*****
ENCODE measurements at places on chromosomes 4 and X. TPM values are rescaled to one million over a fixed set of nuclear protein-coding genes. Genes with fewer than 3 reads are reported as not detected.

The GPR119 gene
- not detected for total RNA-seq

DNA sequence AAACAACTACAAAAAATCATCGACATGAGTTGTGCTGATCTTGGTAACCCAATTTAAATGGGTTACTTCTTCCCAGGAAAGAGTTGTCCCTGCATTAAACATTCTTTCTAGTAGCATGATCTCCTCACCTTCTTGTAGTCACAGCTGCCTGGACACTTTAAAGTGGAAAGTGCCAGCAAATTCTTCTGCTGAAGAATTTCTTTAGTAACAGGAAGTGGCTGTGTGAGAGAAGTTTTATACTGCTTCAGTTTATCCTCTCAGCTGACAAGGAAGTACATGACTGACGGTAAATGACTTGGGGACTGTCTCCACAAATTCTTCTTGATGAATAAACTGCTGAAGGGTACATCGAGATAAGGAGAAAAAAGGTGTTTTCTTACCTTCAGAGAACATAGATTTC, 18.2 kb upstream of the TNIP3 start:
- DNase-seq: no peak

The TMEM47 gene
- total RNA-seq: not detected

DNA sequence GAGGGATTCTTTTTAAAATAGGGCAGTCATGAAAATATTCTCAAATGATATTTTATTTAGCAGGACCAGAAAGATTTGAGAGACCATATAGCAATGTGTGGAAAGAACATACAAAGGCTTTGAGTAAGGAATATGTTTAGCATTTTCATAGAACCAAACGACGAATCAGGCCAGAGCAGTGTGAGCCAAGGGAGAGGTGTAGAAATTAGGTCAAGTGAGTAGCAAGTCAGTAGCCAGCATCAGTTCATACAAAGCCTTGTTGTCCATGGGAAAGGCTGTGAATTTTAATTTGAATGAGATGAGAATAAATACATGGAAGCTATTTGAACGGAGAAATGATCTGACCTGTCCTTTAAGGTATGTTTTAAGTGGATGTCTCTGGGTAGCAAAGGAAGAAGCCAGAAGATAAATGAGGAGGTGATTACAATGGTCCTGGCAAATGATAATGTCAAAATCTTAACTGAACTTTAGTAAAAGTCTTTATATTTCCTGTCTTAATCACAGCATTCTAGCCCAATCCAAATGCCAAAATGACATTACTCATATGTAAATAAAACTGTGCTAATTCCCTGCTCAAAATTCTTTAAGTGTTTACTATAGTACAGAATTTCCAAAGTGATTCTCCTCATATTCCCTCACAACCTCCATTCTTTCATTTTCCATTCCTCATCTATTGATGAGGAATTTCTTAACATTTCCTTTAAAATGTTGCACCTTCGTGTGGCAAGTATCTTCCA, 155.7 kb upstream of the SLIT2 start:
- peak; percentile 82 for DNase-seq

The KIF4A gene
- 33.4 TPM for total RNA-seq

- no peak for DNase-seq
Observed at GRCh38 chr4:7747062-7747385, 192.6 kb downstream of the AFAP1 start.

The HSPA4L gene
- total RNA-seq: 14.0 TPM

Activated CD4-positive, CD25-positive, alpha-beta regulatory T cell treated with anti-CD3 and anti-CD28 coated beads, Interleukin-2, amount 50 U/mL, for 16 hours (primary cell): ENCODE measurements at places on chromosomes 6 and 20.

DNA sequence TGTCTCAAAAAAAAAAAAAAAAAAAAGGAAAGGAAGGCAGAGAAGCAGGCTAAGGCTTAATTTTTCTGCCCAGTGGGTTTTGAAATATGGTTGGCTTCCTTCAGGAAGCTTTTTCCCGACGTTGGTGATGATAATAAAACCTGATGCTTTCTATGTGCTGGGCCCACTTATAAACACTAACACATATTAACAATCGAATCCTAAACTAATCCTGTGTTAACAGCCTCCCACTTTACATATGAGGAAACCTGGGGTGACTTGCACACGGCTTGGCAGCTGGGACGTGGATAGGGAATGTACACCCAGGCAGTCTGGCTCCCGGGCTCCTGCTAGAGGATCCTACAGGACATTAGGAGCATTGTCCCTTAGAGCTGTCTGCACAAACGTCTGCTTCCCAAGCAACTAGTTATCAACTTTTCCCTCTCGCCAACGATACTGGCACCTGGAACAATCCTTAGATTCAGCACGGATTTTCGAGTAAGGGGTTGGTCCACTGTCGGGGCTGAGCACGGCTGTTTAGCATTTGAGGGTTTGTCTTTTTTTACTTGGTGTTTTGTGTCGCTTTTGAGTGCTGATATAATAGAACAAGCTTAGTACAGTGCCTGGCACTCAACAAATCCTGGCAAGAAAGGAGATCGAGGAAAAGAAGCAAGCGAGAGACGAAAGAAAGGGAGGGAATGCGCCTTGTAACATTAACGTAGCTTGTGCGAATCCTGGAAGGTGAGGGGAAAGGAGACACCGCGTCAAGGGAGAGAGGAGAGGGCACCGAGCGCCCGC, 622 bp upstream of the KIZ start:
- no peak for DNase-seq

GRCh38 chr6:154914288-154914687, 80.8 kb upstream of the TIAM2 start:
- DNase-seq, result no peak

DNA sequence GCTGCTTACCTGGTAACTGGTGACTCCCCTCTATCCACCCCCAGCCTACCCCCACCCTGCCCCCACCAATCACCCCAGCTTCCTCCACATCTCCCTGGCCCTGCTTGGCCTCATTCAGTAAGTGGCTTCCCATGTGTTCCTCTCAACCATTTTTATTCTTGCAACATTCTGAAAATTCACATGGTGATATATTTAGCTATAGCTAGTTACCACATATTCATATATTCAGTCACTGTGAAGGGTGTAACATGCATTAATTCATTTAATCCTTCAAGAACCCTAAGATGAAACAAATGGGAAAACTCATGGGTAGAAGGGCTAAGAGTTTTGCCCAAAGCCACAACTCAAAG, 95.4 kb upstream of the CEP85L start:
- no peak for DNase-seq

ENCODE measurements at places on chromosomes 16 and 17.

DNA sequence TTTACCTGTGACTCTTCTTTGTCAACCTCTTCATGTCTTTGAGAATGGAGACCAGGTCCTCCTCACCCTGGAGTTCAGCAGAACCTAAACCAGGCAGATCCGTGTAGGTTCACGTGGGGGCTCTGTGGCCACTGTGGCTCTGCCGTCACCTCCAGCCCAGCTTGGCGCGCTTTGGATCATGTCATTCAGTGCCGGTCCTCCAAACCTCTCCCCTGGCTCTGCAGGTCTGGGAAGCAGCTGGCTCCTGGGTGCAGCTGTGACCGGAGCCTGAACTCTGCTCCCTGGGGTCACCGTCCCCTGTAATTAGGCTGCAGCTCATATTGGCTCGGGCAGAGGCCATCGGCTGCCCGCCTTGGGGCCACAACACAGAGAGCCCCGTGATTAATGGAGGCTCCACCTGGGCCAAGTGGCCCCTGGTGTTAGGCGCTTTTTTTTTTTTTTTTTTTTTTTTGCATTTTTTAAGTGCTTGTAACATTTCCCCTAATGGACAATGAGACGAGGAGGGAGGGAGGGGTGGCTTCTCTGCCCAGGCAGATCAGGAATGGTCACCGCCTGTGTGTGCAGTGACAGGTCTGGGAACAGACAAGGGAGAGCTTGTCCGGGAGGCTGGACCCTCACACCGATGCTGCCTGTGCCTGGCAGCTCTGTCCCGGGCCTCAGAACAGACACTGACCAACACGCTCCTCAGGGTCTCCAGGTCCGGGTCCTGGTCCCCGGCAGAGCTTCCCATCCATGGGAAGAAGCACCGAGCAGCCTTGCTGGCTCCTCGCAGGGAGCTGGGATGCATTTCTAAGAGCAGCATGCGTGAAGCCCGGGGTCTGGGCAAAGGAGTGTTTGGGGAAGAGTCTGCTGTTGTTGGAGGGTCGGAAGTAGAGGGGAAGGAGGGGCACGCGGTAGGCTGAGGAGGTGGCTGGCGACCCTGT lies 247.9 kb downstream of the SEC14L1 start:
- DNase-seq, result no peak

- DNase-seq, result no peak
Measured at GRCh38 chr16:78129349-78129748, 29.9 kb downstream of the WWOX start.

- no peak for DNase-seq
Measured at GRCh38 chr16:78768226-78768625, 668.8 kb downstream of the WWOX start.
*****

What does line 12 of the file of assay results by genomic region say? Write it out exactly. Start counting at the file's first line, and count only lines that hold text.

- no peak for DNase-seq